Kyle reinforces the importance of understanding the customer and the world around them that his students' projects and prototypes will serve. His industry experience gives him opportunities to develop student curiosity toward solving engineering and societal problems.


    Krista Kecskemety, Assistant Professor of Practice, The Ohio State University

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    Dr. Kecskemety’s introduction to engineering education scholarship was driven by her curiosity to understand if things happening in her first-year engineering classroom were creating value for the students.

    Krista inserts entrepreneurial mindset lessons and concepts seamlessly throughout her courses to work with existing content. Her 2019 ASEE paper, “Analysis of the Entrepreneurial Mindset Elements in Established First-year Engineering Labs: Analysis Process and Lessons Learned and Changes for the Future”, won 2nd place Best Teaching Paper in ASEE Entrepreneurship and Engineering Innovation Division.

    Dan Maguire, Assistant Professor, Valparaiso University

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    Professor Maguire brings real-world engineering applications into his classroom, helping students see how to create value for their customers and companies.

    Dan's previous extensive career as a professional engineer and his continued work as a professional consultant provide him with an unmatched level of business experience to help students reach their highest potential. He has also introduced creative new methods into his own courses and has distributed those ideas through KEEN to encourage others to adopt and adapt them.

    Kaitlin Mallouk, Assistant Professor, Rowan University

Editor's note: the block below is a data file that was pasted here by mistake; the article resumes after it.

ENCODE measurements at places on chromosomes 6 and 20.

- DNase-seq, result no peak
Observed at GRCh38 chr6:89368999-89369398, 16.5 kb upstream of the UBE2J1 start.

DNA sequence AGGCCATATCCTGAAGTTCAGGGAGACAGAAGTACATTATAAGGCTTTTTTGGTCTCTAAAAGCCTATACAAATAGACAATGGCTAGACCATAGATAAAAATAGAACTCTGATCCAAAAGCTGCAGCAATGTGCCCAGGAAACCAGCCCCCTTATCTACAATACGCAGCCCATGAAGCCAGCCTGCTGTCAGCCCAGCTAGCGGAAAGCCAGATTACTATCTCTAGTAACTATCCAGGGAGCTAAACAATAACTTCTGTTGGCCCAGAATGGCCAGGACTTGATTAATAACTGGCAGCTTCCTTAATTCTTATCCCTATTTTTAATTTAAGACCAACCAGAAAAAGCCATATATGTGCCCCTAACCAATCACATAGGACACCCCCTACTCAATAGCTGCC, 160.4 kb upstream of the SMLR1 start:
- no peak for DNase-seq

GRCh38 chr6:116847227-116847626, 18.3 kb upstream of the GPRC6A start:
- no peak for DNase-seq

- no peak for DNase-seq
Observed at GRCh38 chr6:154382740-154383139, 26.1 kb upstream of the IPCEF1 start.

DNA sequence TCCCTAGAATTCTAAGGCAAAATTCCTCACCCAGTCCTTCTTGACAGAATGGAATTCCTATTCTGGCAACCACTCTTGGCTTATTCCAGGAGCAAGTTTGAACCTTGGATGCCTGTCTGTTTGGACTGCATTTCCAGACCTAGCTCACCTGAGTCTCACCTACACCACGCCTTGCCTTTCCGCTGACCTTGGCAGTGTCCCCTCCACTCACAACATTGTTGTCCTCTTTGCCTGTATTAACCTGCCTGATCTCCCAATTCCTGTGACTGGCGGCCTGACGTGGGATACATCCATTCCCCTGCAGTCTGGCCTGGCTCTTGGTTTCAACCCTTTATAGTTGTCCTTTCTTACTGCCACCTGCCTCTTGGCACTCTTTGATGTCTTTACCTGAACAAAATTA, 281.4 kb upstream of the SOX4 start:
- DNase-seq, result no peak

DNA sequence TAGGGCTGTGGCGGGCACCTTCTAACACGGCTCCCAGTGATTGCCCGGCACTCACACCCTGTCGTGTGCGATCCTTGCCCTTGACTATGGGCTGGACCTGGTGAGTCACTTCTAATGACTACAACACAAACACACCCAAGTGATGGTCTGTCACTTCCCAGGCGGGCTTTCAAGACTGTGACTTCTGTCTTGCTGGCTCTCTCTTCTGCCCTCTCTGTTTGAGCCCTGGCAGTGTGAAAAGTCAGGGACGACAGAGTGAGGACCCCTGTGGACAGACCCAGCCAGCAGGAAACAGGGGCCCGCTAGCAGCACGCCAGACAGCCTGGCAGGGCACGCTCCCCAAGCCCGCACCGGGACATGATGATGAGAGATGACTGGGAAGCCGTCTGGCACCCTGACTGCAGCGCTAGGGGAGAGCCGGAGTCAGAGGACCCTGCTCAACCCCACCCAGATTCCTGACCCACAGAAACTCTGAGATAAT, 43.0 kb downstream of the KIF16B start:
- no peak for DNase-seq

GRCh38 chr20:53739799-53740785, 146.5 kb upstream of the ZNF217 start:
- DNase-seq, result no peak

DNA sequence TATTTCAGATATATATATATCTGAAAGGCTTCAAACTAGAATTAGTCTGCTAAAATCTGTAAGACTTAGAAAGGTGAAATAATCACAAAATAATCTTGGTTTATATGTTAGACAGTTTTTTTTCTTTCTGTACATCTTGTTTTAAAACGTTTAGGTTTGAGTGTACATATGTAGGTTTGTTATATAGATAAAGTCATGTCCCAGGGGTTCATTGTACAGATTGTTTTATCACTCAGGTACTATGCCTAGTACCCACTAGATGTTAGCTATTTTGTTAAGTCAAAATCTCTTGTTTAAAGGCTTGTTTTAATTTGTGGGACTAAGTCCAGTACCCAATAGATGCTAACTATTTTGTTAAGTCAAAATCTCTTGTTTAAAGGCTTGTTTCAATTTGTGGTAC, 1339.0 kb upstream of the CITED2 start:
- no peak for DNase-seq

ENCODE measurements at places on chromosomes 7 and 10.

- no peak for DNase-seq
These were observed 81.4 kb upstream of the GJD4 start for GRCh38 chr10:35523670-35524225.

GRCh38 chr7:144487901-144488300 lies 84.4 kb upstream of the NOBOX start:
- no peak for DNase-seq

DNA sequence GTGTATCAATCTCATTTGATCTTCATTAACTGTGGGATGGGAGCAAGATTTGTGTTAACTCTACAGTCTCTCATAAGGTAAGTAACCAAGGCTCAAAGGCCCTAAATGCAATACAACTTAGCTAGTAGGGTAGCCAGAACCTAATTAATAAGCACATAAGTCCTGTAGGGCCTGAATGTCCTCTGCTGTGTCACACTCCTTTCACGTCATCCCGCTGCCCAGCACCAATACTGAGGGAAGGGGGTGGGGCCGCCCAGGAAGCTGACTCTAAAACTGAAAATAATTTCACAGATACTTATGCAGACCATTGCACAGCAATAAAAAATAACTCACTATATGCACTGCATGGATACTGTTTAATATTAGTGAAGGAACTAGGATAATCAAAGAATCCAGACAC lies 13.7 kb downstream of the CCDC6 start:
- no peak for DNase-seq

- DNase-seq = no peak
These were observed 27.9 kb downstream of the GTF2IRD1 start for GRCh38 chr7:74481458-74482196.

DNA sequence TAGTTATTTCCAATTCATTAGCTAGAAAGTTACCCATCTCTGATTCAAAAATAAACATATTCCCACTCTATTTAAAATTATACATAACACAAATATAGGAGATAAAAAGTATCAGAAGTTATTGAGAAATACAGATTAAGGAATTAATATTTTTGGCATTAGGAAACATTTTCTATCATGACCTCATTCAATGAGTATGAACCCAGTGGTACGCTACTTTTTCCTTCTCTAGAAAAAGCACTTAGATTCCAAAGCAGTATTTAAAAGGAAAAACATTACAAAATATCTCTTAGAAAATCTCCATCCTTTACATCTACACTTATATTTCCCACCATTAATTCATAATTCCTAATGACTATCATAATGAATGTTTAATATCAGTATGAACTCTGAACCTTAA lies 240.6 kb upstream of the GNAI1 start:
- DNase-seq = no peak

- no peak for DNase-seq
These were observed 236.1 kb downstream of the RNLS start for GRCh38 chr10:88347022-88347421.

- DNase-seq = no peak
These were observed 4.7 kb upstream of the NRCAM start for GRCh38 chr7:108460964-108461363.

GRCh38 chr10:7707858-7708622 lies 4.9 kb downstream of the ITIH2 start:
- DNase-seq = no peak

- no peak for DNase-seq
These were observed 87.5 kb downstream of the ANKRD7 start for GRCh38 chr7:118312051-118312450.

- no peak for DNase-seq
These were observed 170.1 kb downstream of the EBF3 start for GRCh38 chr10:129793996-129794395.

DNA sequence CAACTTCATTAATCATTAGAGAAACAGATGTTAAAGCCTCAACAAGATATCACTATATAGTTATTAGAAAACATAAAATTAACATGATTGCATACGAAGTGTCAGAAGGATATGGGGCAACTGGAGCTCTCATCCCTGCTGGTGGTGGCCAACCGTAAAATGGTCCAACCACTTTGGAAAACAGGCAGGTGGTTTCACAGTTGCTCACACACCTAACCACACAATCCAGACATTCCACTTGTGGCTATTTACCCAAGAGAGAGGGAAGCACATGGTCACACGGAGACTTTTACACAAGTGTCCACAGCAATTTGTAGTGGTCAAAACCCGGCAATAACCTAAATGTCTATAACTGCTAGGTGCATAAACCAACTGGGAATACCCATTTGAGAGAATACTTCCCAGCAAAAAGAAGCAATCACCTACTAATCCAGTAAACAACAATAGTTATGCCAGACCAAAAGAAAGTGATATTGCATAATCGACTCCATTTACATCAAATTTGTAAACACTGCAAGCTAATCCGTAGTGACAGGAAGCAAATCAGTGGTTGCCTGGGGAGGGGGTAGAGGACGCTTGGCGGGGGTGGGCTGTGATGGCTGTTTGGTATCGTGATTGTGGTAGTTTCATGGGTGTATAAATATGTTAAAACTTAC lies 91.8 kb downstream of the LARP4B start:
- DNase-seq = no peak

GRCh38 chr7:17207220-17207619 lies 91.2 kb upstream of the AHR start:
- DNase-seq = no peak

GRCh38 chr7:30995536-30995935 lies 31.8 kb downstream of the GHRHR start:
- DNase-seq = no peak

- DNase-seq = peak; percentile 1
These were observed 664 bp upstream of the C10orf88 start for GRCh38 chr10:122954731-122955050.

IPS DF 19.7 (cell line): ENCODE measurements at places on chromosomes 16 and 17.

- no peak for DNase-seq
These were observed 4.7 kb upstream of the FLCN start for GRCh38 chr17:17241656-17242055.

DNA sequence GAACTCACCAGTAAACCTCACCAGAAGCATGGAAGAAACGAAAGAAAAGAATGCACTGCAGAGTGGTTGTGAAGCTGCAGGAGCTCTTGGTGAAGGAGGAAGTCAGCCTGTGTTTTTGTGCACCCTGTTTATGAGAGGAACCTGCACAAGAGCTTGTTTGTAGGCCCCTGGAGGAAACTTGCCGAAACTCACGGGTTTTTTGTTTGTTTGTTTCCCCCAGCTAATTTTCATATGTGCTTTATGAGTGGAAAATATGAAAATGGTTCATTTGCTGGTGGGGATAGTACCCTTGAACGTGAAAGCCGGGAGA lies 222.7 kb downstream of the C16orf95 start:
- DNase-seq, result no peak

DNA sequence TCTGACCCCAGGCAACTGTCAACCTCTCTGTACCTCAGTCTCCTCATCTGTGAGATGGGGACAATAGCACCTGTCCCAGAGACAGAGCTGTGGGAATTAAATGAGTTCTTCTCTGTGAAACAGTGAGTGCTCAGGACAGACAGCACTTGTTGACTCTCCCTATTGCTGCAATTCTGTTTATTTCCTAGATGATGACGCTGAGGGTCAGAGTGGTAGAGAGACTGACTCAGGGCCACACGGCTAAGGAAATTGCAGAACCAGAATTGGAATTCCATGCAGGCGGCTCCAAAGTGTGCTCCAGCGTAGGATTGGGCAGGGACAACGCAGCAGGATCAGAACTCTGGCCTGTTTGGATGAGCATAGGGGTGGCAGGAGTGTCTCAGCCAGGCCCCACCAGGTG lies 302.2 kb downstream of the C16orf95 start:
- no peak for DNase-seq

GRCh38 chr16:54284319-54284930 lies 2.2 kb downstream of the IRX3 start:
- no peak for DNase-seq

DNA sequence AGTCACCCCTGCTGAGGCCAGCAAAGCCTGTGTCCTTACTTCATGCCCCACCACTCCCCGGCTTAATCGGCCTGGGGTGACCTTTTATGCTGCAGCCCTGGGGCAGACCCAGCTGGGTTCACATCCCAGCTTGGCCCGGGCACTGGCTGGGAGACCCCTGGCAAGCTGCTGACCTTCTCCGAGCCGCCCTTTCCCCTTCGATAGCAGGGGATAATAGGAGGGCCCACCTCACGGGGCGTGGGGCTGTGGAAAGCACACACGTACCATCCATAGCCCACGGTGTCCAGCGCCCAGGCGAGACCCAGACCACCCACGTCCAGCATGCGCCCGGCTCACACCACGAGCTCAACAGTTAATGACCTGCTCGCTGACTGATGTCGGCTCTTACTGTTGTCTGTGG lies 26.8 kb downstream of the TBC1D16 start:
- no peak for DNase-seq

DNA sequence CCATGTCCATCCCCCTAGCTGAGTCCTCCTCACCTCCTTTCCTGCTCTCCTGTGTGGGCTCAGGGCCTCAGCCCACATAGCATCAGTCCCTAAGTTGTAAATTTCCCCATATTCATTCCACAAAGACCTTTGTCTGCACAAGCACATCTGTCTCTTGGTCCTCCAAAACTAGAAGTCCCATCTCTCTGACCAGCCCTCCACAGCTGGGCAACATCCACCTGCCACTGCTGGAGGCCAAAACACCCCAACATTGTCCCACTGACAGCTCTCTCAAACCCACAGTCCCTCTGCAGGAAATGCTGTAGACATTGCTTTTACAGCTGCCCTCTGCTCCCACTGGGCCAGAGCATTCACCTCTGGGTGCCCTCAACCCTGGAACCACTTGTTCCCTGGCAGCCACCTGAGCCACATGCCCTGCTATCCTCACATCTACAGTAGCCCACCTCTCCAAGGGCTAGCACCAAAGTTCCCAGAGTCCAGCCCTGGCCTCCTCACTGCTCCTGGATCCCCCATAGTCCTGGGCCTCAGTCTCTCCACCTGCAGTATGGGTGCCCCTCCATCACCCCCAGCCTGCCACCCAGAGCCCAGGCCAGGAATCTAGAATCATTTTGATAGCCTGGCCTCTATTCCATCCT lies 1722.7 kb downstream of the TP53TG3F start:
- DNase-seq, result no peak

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    Dr. Mallouk is truly an engineer of her pedagogical practice - identifying needs, testing prototypes, seeking feedback, and iterating to a final product.

    With her spirit of innovation, Kaitlin has developed or co-developed more than 11 in-class activities and multi-week projects, most of which she has prototyped and continually modified. She has been integral to the creation of new, exciting, and societally-relevant engineering experiences in the First and Second-Year Engineering Clinics (FEC/SEC), which serve about 700 students per year from all engineering disciplines.

    Kali Morgan, Learning Scientist, Georgia Institute of Technology

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    Kali demonstrates how important it is for instructors to be vulnerable and willing to tell their own story, so they create an environment in which students feel they can also share openly.

    Kali is developing Social and Value-Driven Learning Spaces that focus on connecting students, faculty, and ideas in environments outside the traditional classroom. By incorporating innovative research ideas, principles, and frameworks, she helps maximize student learning and development.


    Jennifer O'Neil, Assistant Professor, Rochester Institute of Technology

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    Jen's philosophy is: “Students should love to learn, and you help them realize their love of learning by inspiring them in the classroom.”

    Not only has Jen’s inventive nature influenced the landscape of engineering education at RIT, but she has leveraged her creativity to create unique and meaningful approaches to learning, using real-world applications to develop new strategies, articulate learning objectives, and drive student curiosity.



    Tanya Onushko, Assistant Chair & Lecturer, Marquette University

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    Dr. Onushko understands that engineers need a value and care oriented mindset to guide their work.

    Tanya builds on student understanding of what it means to be an engineer, and the potential impact they will have in their fields. She challenges students to grow their entrepreneurial mindset alongside foundational biomedical engineering skills and concepts. Her industry sponsored design project at the freshman level is one of the most sustainable and enduring entrepreneurial mindset implementations at Marquette.